Investors often say that they invest in people first, then the market and lastly, the idea. I’d say that’s generally true, but it’s also very difficult not to triage and make judgement calls in reverse. When an investor asks for a pitch, they don’t say, “Tell me why you’ve got what it takes to be a startup founder.” Instead it’s always, “What’s your idea?” And countless entrepreneurs never get past that stage – the first elevator pitch, the first ten seconds of a meeting. Boom. Judgement made. Idea sucks. Entrepreneur out. It’s like filtering resumes based on typos; you get so many resumes you need to create easy filtering mechanisms that you can employ quickly. Investors see a lot of pitches.
It’s fair to say that super successful entrepreneurs have bad ideas. Probably just as many as unsuccessful entrepreneurs. The difference is that successful entrepreneurs somehow managed to take a bad idea and make it successful, or finally went through enough bad ideas to get to one good one. Point being, it’s hard to judge someone on ideas alone, but unless they come with a known history as an entrepreneur (successful or not), investors don’t have a lot of data points.
So I think investors put quite a bit of weight on ideas, even if they claim that they’re only (or primarily) interested in founders. I’m not saying this is a bad thing, just exploring the realities of investment.
Ideas are to some degree a reflection of the entrepreneur. You can poke holes in ideas and see how entrepreneurs respond. You can challenge them, throw out crazy ideas (or not-so-crazy ideas) and see what they say. You can probe how an entrepreneur is working to validate an idea and emphasize the importance of not believing they’re own hyperbole. Entrepreneurs that are rigid, steadfast and blind to the possibility that their idea might suck most likely don’t have Founder DNA. Entrepreneurs that take this kind of abuse (I mean … feedback) and run with it, coming back two days later with new ideas, proof points (or failure points) and an eagerness to learn, pivot and think more broadly, are demonstrating their ability to be true startup founders. All of that starts with the first idea.
This is essentially the process we go through at Year One Labs. It often starts with a quick meeting, followed by a much more intense meeting where we try and deconstruct and reconstruct ideas. Throw the proverbial shit on the wall and see what sticks. It’s not to be mean (we genuinely hope everyone – us and the entrepreneurs – in every meeting extracts some value), it’s about evaluating entrepreneurs and their potential. We’re trying to get to the true mantra of, “We invest in people.”
I know some people have found our meetings discouraging or difficult. Others have walked away revitalized and encouraged. But if we’re going to truly invest in people and not ideas, then we have to assume that every idea we see we’ll ultimately be thrown completely out the window. That’s not easy for most entrepreneurs to understand (I struggle with it myself sometimes!) Entrepreneurs are often wedded to their ideas, it’s just the way we are. It’s not natural (even though it makes logical sense) to focus on experimentation and validation (or more likely invalidation) of ideas, with the intent of killing them quickly.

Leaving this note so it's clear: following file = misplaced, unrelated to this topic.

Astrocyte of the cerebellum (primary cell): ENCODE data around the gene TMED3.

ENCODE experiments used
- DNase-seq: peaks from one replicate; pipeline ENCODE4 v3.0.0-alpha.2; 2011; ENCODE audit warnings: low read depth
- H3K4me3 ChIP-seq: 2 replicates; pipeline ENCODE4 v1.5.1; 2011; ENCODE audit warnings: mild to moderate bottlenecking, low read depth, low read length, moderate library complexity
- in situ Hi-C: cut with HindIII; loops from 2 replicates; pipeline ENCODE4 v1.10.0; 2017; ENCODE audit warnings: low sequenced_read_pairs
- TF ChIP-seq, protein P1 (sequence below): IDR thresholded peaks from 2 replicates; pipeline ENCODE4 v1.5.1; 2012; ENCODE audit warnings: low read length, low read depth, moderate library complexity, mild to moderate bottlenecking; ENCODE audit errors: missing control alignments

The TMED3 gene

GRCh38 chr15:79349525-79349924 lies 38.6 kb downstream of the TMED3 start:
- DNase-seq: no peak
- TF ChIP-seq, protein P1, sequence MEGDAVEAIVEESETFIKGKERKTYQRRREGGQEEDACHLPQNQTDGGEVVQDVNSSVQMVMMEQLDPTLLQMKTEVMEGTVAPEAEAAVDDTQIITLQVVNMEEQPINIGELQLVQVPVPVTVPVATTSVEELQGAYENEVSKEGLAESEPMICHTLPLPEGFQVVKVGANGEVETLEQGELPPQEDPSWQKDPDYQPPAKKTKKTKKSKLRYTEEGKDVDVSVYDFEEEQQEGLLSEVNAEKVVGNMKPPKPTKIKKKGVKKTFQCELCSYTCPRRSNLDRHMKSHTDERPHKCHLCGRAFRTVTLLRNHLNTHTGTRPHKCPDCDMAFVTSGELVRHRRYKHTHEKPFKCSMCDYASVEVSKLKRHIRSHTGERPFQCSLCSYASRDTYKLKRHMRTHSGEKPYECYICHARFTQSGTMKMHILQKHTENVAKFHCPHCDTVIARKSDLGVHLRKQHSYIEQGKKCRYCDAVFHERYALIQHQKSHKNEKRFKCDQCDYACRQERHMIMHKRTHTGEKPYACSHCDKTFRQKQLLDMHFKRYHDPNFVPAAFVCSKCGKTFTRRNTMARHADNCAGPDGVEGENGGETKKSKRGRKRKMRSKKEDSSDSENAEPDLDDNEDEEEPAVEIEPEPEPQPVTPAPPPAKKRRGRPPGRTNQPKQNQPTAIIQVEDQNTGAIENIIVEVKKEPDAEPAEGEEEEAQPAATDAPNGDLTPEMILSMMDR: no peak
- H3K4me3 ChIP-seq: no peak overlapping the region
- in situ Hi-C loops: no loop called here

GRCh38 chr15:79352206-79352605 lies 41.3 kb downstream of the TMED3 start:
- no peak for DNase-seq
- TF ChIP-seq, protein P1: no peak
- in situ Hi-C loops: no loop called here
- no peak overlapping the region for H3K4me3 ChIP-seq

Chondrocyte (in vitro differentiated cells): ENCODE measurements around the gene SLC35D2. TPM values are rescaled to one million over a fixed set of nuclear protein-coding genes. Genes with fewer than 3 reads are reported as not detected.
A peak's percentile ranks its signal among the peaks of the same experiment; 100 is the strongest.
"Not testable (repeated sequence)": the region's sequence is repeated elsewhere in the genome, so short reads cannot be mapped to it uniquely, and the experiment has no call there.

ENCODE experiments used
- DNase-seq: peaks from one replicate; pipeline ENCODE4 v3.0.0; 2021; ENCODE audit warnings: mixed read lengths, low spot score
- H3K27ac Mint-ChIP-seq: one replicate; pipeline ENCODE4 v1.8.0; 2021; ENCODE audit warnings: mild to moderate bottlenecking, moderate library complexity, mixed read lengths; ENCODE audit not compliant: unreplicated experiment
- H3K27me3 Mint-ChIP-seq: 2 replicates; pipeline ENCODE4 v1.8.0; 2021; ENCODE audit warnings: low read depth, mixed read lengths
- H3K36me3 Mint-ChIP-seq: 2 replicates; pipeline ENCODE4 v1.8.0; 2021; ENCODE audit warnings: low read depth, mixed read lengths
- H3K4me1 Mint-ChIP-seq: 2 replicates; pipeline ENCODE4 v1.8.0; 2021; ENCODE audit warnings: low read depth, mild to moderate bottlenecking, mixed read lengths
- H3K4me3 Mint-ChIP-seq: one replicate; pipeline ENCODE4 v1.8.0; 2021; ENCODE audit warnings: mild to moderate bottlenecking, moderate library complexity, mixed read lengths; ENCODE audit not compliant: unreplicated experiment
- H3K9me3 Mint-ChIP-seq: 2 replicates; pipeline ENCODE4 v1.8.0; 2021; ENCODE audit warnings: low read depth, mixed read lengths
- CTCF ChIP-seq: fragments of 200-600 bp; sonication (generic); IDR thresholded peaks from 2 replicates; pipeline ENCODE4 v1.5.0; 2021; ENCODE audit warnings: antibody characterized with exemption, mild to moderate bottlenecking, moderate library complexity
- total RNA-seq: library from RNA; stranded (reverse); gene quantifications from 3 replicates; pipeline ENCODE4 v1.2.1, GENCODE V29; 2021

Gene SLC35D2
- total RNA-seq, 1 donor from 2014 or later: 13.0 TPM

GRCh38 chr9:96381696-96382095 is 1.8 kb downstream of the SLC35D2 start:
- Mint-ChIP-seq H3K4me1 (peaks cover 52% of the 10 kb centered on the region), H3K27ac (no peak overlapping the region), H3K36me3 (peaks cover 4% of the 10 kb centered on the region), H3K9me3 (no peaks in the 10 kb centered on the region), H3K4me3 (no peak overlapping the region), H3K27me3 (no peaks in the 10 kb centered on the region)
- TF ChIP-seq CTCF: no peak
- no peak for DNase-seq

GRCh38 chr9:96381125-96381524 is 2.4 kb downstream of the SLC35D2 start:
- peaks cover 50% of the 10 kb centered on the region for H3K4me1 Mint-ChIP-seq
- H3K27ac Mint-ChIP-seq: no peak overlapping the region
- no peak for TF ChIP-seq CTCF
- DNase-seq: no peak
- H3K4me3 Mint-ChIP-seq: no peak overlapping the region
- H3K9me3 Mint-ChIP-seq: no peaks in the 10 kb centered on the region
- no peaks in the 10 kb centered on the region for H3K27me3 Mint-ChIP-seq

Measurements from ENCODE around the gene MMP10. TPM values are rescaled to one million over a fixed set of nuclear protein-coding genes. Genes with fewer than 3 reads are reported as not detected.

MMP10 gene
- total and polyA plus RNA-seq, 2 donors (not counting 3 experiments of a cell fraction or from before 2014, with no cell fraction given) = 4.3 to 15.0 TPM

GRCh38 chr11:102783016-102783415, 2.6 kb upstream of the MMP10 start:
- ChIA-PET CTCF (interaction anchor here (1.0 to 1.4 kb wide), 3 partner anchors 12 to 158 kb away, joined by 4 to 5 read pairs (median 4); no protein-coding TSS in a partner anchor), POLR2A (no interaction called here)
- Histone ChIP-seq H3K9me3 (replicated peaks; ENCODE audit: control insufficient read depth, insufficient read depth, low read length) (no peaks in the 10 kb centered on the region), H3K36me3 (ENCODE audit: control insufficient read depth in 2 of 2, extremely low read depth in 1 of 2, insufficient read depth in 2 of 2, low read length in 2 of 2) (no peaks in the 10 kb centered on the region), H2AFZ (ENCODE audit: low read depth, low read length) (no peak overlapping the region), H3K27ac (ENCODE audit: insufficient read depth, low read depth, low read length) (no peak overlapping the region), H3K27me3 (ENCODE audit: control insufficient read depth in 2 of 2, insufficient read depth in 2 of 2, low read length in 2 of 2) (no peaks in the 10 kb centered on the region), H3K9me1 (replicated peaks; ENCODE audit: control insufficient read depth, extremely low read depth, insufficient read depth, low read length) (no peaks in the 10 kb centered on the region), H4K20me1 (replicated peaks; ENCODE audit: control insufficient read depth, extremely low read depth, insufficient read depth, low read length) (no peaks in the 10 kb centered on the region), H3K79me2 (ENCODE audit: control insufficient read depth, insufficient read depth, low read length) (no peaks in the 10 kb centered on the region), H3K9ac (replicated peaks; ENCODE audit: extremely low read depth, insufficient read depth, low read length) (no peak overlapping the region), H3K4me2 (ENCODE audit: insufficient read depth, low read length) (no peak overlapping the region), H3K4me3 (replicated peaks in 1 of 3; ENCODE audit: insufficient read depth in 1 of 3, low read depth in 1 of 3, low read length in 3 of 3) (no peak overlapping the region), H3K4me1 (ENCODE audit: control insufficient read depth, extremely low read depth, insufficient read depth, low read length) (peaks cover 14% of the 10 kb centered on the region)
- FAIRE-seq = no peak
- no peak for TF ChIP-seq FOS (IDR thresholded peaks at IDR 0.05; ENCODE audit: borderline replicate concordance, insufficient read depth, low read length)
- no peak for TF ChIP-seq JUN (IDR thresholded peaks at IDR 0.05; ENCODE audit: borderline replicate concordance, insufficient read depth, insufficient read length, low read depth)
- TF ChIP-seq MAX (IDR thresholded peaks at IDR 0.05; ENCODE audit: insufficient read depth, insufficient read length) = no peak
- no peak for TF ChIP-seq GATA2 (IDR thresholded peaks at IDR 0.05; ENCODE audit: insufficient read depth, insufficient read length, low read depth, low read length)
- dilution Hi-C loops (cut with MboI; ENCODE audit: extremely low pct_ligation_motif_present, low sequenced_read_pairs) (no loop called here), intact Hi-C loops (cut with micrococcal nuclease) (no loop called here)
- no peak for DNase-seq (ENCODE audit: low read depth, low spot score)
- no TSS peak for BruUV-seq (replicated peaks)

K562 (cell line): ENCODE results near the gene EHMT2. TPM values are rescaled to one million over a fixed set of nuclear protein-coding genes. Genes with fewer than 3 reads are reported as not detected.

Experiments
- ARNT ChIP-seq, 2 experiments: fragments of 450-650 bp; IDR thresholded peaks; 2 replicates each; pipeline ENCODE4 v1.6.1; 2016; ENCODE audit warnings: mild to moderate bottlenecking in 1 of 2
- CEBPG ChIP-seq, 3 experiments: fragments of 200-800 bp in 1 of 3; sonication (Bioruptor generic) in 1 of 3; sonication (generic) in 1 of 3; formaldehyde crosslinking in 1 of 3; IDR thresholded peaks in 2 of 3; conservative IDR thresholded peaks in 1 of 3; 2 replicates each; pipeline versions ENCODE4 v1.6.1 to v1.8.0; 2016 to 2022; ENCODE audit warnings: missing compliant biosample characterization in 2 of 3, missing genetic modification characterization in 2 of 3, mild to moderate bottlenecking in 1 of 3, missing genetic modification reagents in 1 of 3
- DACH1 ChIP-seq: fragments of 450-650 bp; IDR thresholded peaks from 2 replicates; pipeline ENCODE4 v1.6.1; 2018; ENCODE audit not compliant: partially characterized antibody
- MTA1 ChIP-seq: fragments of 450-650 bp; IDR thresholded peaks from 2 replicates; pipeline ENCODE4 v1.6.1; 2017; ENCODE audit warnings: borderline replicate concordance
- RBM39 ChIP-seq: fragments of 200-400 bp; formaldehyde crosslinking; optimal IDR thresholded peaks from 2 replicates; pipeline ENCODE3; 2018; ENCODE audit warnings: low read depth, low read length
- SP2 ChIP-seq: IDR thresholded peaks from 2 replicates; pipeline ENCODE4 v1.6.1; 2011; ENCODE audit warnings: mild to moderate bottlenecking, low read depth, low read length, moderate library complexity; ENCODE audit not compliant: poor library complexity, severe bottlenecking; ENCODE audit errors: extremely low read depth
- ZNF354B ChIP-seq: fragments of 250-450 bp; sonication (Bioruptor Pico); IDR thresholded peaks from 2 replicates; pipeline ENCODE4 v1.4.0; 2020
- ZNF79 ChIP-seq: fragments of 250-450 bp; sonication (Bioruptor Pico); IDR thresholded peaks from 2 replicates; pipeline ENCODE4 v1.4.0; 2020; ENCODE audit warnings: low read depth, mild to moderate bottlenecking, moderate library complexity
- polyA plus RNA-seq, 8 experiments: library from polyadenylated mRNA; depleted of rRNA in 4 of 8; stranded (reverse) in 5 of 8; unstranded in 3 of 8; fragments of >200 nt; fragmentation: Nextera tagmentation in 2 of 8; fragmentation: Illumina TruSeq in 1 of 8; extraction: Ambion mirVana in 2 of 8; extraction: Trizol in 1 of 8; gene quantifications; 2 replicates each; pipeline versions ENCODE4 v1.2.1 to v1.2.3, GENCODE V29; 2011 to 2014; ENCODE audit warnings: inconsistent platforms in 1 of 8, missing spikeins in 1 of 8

Investments aren’t Structured for Killing Ideas
Most early venture or angel investments are not designed with the intent that the startup will receive funding, spend some focused time validating their market and then pivot. And potentially pivot so hugely that the startup is moving from one business to a completely new one. It’s great to see stories like this one – Pivotal Pivot – about the Instagram guys that tossed out 8 months of work to pivot completely. It does happen, but when someone invests in your startup they’re not expecting it (although they won’t be totally surprised when you pitch them on pivoting.) At Year One Labs it’s built into the plan. It’s expected that companies will pivot – possibly in drastic ways – but it’s important to do so very, very quickly. Having said that, I regularly catch myself envisioning how we’re going to work with entrepreneurs to build their products, launch, acquire customers, gain market traction, raise follow-on financing, etc. in a linear fashion. I love building products. So do most entrepreneurs. It’s natural as an entrepreneur to assume you know more than you do and build against your own “knowledge of how things should be done.” That’s why we’re committed to a process at Year One Labs to focus on early testing and validation of ideas before moving into rapid product development and beyond. And again, this comes back to investing in people and not ideas. You have to find people that are equally committed to this approach, willing to move from idea to idea as quickly as possible.
The Importance of Markets
A note about markets – they’re critically important. Go after a market that’s too small and you don’t have an investable business. Go after a market that you don’t know well enough and you could get eaten alive. For founders, you need to target investors that have some knowledge and experience in your market of choice. That’s ideal. If they have portfolio companies in your space that’s a bonus. We know what we know, and although investors have to have broad knowledge on many things and work very hard to get quickly educated on markets they don’t know well, generally they’re going to stick with what they know.
People -> Markets -> Ideas.
That’s the way most (if not all) investors should (and do) look at things. But the idea itself, your understanding of the market, competitors, monetization strategies, and existing idea validation that you’ve done , are all very beneficial when it comes to getting through early investor screens. You can’t get an investor’s attention without an idea that stands out in some way, or an angle on an idea that’s going to get them interested.